Apple Music and Breaking Home Sharing

Apple appears to have killed some of the old with the roll out of all the new music related items yesterday:
Apple removed Home Sharing support for music in iOS 8.4
from all devices except the Apple TV.

    The reason for the removal of Home Sharing for music in iOS 8.4 most likely centers around the licensing agreements concerning Apple Music. It’s entirely possible that Apple doesn’t have the rights to allow content obtained via Apple Music to be streamed over WiFi like Home Sharing requires.

Given the current intellectual property environment this is fine.

But what about  music that was not obtained via Apple Music. For example, all the music I have bought over the years and uploaded into iTunes?  This is and will likely continue to be 100% of my music.

Eliminating all of our music from Home Sharing is throwing the baby out with the bath water.

    The obvious solution to the problem is to switch to Apple Music’s family plan, which allows families of up to 6 to access Apple’s catalog of content for $14.99 per month. Home Sharing originally launched in 2011 as part of iOS 4.3.

This may be solution for music sourced from Apple Music. It is not, though, a solution for music sourced from anywhere else.

The obvious solution is to allow Home Sharing for all tracks except for those with DRM sourced from Apple Music and that have not been purchased.

Is this step backward the beginning of the end of the nice ecosystem that Apple had been building?

Forgotten Story of the Original iPhone

The Forgotten Story of the Original iPhone Released in 1998

    And thus, the iPhone technology—or, more crucially, the iPhone name and trademark—passed on to Cisco. Cisco would briefly use the iPhone name to market a line of VOIP telephones under the Linksys brand.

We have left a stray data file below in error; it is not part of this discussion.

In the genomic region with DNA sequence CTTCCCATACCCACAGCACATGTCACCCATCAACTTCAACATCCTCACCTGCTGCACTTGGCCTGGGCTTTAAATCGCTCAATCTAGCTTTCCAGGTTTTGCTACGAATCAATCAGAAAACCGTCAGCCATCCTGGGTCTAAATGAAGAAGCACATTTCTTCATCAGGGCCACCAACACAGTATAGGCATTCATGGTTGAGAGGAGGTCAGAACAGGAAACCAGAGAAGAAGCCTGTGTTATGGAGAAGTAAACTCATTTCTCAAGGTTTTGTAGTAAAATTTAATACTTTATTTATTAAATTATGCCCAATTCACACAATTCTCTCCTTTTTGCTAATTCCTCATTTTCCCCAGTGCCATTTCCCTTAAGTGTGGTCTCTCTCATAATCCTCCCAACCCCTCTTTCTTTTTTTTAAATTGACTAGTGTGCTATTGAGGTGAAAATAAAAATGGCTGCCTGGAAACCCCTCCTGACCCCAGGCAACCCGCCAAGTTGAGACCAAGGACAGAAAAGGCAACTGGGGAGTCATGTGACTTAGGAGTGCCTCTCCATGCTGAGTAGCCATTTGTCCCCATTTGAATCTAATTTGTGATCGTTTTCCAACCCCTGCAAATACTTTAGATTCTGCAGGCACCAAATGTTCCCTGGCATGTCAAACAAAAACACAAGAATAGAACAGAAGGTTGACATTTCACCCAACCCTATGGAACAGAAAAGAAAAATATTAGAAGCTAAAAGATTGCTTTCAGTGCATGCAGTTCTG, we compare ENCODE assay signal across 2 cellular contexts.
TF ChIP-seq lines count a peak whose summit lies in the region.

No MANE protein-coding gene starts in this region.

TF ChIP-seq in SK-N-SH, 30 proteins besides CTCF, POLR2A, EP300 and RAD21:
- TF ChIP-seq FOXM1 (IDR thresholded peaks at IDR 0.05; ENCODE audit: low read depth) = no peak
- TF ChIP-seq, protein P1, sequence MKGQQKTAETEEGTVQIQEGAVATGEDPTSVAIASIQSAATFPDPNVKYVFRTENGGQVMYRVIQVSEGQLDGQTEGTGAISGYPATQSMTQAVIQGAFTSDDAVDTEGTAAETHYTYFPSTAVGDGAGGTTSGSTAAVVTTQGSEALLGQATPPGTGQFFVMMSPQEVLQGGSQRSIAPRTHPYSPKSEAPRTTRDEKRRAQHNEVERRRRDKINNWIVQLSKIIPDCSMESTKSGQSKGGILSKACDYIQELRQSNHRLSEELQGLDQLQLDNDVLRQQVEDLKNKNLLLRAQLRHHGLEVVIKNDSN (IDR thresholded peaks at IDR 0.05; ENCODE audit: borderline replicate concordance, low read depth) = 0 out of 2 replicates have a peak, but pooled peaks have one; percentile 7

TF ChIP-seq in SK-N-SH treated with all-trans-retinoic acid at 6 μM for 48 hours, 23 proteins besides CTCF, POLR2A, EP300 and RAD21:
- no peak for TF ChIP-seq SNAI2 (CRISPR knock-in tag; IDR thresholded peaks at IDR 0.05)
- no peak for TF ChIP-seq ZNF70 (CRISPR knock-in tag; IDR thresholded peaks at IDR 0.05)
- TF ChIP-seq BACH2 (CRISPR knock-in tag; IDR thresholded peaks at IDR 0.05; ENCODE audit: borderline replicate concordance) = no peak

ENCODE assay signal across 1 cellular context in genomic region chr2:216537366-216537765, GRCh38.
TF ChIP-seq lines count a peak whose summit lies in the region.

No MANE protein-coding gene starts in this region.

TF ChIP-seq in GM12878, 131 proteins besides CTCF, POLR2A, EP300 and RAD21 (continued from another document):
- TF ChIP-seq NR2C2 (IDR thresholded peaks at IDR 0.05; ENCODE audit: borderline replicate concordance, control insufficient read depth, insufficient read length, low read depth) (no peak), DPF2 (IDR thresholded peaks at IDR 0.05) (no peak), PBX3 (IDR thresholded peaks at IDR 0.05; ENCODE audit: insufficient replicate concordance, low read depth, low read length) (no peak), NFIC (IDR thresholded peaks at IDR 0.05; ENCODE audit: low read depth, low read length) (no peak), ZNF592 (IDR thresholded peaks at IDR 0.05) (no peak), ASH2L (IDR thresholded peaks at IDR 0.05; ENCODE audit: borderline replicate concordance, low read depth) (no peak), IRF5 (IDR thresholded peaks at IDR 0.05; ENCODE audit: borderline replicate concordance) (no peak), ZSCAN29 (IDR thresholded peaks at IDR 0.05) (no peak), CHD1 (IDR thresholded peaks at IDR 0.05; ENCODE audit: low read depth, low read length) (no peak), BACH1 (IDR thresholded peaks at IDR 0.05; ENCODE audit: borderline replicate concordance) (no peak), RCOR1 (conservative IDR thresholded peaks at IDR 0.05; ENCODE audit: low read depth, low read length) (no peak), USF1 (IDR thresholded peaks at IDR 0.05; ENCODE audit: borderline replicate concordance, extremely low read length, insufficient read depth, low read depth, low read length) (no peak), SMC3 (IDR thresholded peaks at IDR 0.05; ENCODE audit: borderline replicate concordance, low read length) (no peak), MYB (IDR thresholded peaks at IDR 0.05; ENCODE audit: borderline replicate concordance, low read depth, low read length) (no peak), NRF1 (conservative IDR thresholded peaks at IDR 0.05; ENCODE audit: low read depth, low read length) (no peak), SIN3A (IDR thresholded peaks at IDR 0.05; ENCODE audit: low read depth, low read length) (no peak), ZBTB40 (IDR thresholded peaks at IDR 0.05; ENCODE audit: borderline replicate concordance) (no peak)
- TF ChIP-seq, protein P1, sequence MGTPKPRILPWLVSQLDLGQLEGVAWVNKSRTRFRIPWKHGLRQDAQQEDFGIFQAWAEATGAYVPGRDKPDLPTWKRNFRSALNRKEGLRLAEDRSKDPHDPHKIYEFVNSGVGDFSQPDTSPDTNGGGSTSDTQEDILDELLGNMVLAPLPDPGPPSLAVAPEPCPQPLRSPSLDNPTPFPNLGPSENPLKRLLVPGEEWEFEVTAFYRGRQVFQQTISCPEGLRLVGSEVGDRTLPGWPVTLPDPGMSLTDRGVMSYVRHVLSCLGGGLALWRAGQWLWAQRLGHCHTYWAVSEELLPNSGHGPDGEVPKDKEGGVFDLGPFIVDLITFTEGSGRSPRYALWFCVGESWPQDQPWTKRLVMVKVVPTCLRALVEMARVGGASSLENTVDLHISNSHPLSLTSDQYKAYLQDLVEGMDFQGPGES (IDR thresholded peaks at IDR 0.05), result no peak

I can remember when the Cisco sales team added this stuff to their best, greatest, you must buy now  list though I think they didn’t like to have to peddle the Linksys stuff.

Bristol Bay Walruses Live

Check out this new live cam showing Bristol Bay, Alaska walruses!


According to

Each year, while female walruses and their young pups follow the receding ice north, the males “haul-out” to laze around the warmer beaches of Alaska’s Bristol Bay. It’s basically a pinniped bachelor pad of belching and fighting. These guys might not be pretty, but you won’t look away: Round Island is so remote and difficult to access that our live cams offer otherwise unseen warts-and-all walrus action.

More details and some geography at Quartz!

Speaking to a group?

Giving a talk?  Or some other form of public speaking?

Jeremy Fox’s post at Dynamic Ecology provides some excellent advice that should not be limited to ecologists! These are useful lessons for all public speakers. I particularly like this idea:

“That’s also why I start my synchrony talk by talking about Huygens’ clocks and synchronized swimming: it’s a way of conveying essential information while holding the audience’s attention with something unexpected.”

For some more guidance on various types of public speaking consider these tips.

Also, all you folks out there who speak in public should spend a year or two with one or more of your local Toastmasters clubs.

Picking a Bone With Some Carbon Numbers

The following appeared earlier this month at Canadian Energy Issues:

It takes roughly 7.8 billion metric tons of CO2 dumped into the global air to increase the concentration by one part per million (according to the Carbon Dioxide Information Analysis Center at the Oak Ridge lab in Tennessee). One year ago the global concentration hit 400 ppm for the very first time. So for it to have gone from 400 to 404.65 ppm means we humans have, collectively, in the space of a single year, dumped 36.27 billion tons of the stuff into our air.

I see two possible issues with this.

First, it makes the assumption that the increase in carbon concentration is completely due to human activity. There are other sources of CO2 emissions, e.g., respiration, decay, volcanoes and ocean diffusion.

Second, it does not appear to take into account any CO2 sequestration that may be happening.  The oceans are currently a net absorber of CO2. Plants absorb CO2.

Is it true that all other sources and sinks of CO2 balance so that any net change in atmospheric carbon is due to an increase or decrease human “dumping?”

What am I missing?

Quote via The Next Big Future and which quoted this paragraph without question.

NB: I am not questioning the idea that humans are having a negative impact just the numbers.  We humans need to quite fouling our nest!